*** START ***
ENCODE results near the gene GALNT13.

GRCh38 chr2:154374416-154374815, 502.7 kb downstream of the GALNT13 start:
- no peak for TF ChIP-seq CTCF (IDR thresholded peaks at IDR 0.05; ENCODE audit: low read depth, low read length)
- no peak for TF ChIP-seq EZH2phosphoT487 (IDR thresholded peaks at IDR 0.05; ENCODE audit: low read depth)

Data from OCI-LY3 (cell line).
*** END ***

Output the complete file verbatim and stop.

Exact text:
ENCODE results near the gene GALNT13.

GRCh38 chr2:154374416-154374815, 502.7 kb downstream of the GALNT13 start:
- no peak for TF ChIP-seq CTCF (IDR thresholded peaks at IDR 0.05; ENCODE audit: low read depth, low read length)
- no peak for TF ChIP-seq EZH2phosphoT487 (IDR thresholded peaks at IDR 0.05; ENCODE audit: low read depth)

Data from OCI-LY3 (cell line).